child in the woods

Then we decided that she and I would spend a few months backpacking on the Appalachian Trail. As journaled here on this blog, I researched, planned, bought gear, and off we went. Along the way, we discovered that this is exactly what she needs! Being in nature brought anxiety and emotions to manageable levels. We could walk peacefully through most days. She enjoyed the social contacts along the way, with little of the stress that debilitates her in town.

Folks questioned how we could make her take this trip, focused on the physical dangers. We now realize that she and I will take many more adventures along the AT, focused on the personal healing that comes when this child is in the woods…

(Read another post about my Outdoor Girl HERE.)

Art from the Trail

Both of us look for beauty in our surroundings. Even though every ounce adds up on a long-distance backpacking trip, we chose to carry a small camera, sketch paper, and a variety of pencils. Here is some of the art we brought back from our time on the trail. Enjoy!

Daughter spends hours creating imaginary characters. While on this trip, she worked hard at adding action to her drawings.

tree climber

Influenced by spending so much time in the woods, she drew both whimsical and realistic images of things she discovered along the trail. One afternoon she dissected a number of acorns and drew what she found inside the shell.

bug in bed

oak and acorns

acorn dissection

Scenes like this one near the Blackburn Trail Center led to both a drawing and a poem:

gap from blackburn trail center

the gap

Up! Down! Up again!

Steeper up!

When will we be there?

11:00. 11:45. 12:00. 1:00.

Finally!! (Oh,nice view…)

I prefer to use color in my drawings, like this reminder of a rainy day:

dripping leaf

Daughter remembered the day this way:

Storm

Wet, Cold

Pouring, Sloshing, Sliding

Walking in the rain

Drizzle

My heart sings when I see beautiful colors in nature, especially when the color “pops” out from a darker background. When trying to capture those scenes on paper, I love the saturated colors I get from Derwent Inktense watercolor pencils:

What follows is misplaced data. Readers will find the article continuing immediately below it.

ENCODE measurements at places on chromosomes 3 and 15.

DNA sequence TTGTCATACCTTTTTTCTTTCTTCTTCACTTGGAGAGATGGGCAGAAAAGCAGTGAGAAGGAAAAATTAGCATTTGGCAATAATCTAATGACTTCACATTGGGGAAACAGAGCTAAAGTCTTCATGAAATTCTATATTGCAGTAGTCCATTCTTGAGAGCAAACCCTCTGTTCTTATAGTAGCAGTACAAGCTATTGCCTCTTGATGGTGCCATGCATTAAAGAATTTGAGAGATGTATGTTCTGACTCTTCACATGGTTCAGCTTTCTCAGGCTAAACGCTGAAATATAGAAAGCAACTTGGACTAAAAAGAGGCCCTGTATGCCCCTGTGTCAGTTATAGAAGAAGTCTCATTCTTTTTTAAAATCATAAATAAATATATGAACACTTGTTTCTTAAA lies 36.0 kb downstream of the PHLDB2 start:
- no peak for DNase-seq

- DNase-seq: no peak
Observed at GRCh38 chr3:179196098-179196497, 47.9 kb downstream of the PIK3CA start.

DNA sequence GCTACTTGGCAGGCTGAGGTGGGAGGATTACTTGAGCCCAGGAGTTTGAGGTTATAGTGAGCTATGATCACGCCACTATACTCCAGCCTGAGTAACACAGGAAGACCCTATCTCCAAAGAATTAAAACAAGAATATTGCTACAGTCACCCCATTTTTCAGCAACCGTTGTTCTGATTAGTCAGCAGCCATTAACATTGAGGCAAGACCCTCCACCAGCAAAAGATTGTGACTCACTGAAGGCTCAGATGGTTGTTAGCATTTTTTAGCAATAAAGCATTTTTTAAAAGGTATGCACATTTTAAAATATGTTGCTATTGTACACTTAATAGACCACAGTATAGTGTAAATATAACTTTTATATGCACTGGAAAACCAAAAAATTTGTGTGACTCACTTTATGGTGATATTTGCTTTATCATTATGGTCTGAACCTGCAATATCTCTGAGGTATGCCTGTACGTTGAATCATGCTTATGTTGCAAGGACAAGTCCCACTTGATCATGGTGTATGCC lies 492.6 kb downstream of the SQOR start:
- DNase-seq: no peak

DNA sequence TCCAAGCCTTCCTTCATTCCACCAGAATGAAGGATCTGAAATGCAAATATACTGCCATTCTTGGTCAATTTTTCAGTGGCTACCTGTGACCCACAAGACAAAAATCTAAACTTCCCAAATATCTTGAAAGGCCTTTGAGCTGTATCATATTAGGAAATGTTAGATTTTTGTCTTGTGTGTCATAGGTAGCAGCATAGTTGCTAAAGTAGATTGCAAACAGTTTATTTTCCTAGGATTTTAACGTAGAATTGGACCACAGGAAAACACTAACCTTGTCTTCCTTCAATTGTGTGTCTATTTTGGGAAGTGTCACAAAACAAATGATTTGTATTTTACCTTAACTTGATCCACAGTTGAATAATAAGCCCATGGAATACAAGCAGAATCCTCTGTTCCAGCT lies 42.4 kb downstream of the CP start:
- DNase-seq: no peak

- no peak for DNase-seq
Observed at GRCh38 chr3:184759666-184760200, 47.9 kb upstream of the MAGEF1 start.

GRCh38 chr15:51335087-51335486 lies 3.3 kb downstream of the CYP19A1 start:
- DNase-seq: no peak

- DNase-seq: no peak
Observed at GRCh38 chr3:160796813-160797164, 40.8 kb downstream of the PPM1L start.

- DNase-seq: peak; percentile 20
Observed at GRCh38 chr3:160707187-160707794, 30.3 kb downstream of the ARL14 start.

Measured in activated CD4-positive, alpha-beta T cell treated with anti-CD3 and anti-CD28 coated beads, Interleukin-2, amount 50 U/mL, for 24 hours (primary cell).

bright leaves

fall leaf

butterfly on boot

butterfly

sunset

sunsetFinding beauty and making art on the trail added to our enjoyment of our grand adventure!

(HERE‘s a post with scrapbook pages made after another backpacking adventure…)

“Little School in the Big Woods”

For the past 23 years we have homeschooled our kids. Over the years that often included extended travel. This is the first time, however, that we have tried “Little School in the Big Woods.”

Outdoor education

While our primary focus for the past six weeks has been life skills in the context of daily backpacking, we have included relevant academics as well. Sometimes this was in formal settings such as visiting museums, earning a Jr Ranger badge at a National Park, or attending a historical reenactment event.

Museum

Jr Ranger

Civil War Reenactment

Natural Science is obviously easy to cover.  (See blog post HERE about critters we have seen in the trip.) We also made time for drawing, journal writing, storytelling, and singing.

Journaling

Drawing of Backpack

Schoolwork

Finally, we carried my kindle so we had access to literature about the great outdoors. Most evenings we read out loud: poetry by Robert Frost, Walt Whitman, Robert Service, and from Psalms; and historical fiction about early exploration and settlement of the Ohio Valley in “The Frontiersmen” by Allan Eckart. (We would love to hear YOUR favorite literature or poetry about the great outdoors! We want to continue exploring this theme throughout the rest of the school year.) 

Traveling library

Daughter was so enthralled by “The Spell of the Yukon,” a poem by Yukon gold miner Robert Service, that she now has it memorized. She gives dramatic recitations to all who are interested (and even to those who are just being polite!) If you don’t have the chance to hear her in person, you can read the poem HERE.

When we get home, we will continue to explore what we have learned in our outdoor education. Possibilities include making posters and brochures, writing stories or even a children’s book, building a model of an AT shelter, designing quilt squares, and more. We will keep you posted…

(Note: we finished this year’s epic adventure on Oct. 21 but still have plenty of photos and posts to share with you!)

(Read about another key part of Daughter’s homeschooling curriculum HERE — collecting Jr Ranger badges at National Parks)